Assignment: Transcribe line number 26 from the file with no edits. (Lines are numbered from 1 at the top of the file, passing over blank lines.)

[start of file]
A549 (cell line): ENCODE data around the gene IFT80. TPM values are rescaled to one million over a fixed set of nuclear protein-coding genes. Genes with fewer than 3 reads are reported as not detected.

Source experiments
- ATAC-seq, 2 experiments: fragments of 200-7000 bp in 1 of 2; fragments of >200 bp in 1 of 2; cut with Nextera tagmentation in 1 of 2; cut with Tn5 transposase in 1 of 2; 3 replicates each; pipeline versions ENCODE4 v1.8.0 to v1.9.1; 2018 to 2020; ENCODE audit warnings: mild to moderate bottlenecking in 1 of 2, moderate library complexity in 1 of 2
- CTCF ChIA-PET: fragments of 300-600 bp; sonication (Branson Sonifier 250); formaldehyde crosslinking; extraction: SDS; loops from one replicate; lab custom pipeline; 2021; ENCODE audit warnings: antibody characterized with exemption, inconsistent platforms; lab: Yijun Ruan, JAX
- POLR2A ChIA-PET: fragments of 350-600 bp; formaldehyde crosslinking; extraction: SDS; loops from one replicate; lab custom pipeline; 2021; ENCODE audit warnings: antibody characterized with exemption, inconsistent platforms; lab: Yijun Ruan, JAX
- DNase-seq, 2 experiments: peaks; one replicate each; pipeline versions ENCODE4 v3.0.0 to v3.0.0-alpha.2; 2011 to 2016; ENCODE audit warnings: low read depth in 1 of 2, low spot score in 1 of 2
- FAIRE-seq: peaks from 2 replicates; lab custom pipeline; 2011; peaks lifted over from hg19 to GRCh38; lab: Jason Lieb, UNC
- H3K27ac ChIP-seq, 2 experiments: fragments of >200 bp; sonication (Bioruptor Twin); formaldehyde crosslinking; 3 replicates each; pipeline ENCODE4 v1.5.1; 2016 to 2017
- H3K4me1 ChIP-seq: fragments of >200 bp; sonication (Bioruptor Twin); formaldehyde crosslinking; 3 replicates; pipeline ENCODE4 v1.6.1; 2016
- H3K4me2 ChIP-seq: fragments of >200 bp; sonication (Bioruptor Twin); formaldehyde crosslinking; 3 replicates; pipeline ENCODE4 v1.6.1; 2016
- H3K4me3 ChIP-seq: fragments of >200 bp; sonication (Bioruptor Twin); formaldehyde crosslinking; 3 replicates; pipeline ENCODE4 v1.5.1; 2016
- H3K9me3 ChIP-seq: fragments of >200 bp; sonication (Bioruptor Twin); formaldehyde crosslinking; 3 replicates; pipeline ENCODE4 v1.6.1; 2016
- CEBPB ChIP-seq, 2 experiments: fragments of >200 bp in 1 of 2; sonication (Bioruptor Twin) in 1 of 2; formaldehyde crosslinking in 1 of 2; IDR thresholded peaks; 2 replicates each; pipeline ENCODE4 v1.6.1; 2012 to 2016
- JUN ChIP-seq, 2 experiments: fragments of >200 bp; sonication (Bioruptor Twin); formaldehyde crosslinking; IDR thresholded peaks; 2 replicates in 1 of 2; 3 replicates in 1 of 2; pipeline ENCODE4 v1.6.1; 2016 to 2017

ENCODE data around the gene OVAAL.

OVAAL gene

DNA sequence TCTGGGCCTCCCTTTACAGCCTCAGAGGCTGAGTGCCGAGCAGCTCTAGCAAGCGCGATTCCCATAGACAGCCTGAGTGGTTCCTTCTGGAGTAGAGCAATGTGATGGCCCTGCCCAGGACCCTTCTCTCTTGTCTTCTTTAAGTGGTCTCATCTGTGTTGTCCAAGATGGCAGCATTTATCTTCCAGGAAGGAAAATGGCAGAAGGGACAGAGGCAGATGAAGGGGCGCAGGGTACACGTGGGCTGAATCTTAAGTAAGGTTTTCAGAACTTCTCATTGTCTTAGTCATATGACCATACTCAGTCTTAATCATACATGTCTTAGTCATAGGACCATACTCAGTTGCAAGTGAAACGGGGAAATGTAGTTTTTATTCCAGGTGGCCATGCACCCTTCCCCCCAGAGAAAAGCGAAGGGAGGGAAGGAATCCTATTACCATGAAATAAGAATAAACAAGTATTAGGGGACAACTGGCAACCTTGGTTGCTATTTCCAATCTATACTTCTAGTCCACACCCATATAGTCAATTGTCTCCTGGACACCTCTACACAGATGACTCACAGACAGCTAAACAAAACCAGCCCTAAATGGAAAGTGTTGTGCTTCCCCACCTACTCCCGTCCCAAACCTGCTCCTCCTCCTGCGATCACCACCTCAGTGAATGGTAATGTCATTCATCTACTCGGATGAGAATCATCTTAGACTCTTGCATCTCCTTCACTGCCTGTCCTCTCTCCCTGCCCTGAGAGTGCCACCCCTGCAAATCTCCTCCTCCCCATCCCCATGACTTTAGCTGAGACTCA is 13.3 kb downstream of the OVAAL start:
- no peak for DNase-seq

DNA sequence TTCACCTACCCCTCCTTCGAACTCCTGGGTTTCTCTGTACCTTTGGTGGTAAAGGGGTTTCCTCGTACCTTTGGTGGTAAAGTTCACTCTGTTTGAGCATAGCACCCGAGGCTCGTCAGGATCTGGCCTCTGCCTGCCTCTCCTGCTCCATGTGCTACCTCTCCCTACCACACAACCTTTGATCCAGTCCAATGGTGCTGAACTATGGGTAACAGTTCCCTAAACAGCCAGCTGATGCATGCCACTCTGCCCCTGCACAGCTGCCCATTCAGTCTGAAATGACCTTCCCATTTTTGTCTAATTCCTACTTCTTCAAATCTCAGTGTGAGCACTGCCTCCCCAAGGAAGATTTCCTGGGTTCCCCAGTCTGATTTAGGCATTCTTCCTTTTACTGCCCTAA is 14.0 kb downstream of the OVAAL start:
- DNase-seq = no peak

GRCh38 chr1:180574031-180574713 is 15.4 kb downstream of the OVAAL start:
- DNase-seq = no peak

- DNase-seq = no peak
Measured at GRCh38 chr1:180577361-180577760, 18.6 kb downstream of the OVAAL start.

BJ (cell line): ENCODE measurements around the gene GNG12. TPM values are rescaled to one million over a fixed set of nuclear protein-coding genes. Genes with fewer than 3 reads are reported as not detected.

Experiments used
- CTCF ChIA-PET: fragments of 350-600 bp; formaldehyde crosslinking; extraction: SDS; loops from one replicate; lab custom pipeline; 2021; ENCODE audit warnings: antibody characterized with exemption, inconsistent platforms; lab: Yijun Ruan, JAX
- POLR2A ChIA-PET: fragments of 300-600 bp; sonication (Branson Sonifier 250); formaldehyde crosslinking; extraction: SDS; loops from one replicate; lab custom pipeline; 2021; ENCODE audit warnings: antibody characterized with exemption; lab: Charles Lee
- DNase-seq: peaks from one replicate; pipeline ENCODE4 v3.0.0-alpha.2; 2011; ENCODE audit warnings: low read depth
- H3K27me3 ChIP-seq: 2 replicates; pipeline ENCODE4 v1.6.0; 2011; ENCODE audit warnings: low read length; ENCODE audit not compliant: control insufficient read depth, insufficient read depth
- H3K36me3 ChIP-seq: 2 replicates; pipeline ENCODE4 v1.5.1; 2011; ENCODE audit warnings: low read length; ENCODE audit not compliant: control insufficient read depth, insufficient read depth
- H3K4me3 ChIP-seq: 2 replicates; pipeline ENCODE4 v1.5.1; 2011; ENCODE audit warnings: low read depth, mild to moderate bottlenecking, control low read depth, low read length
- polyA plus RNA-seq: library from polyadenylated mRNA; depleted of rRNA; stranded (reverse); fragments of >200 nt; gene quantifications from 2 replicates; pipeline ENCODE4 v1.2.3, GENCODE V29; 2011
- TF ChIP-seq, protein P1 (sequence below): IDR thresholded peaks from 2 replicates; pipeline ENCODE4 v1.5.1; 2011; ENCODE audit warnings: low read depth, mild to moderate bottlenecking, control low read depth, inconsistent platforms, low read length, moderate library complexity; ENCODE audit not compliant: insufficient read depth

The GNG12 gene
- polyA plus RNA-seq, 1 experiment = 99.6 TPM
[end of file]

Experiments used